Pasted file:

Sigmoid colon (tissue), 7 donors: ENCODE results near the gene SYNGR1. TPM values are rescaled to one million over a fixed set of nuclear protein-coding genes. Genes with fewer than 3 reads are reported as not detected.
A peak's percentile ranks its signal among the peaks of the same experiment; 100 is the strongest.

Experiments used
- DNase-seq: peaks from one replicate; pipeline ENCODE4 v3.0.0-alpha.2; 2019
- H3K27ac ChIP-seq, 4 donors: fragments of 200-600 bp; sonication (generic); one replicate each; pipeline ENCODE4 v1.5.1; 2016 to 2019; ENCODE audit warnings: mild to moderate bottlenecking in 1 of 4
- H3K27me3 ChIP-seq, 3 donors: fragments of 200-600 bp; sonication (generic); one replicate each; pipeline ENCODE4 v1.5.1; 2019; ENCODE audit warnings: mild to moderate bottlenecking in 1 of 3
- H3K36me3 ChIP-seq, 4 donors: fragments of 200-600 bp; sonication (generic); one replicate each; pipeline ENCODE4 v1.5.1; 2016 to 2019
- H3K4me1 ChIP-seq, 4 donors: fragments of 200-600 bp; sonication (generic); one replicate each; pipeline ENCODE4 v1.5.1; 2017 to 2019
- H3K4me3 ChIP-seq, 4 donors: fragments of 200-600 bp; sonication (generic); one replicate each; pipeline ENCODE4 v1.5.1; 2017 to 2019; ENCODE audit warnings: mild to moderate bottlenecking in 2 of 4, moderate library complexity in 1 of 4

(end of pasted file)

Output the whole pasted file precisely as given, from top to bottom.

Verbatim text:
Sigmoid colon (tissue), 7 donors: ENCODE results near the gene SYNGR1. TPM values are rescaled to one million over a fixed set of nuclear protein-coding genes. Genes with fewer than 3 reads are reported as not detected.
A peak's percentile ranks its signal among the peaks of the same experiment; 100 is the strongest.

Experiments used
- DNase-seq: peaks from one replicate; pipeline ENCODE4 v3.0.0-alpha.2; 2019
- H3K27ac ChIP-seq, 4 donors: fragments of 200-600 bp; sonication (generic); one replicate each; pipeline ENCODE4 v1.5.1; 2016 to 2019; ENCODE audit warnings: mild to moderate bottlenecking in 1 of 4
- H3K27me3 ChIP-seq, 3 donors: fragments of 200-600 bp; sonication (generic); one replicate each; pipeline ENCODE4 v1.5.1; 2019; ENCODE audit warnings: mild to moderate bottlenecking in 1 of 3
- H3K36me3 ChIP-seq, 4 donors: fragments of 200-600 bp; sonication (generic); one replicate each; pipeline ENCODE4 v1.5.1; 2016 to 2019
- H3K4me1 ChIP-seq, 4 donors: fragments of 200-600 bp; sonication (generic); one replicate each; pipeline ENCODE4 v1.5.1; 2017 to 2019
- H3K4me3 ChIP-seq, 4 donors: fragments of 200-600 bp; sonication (generic); one replicate each; pipeline ENCODE4 v1.5.1; 2017 to 2019; ENCODE audit warnings: mild to moderate bottlenecking in 2 of 4, moderate library complexity in 1 of 4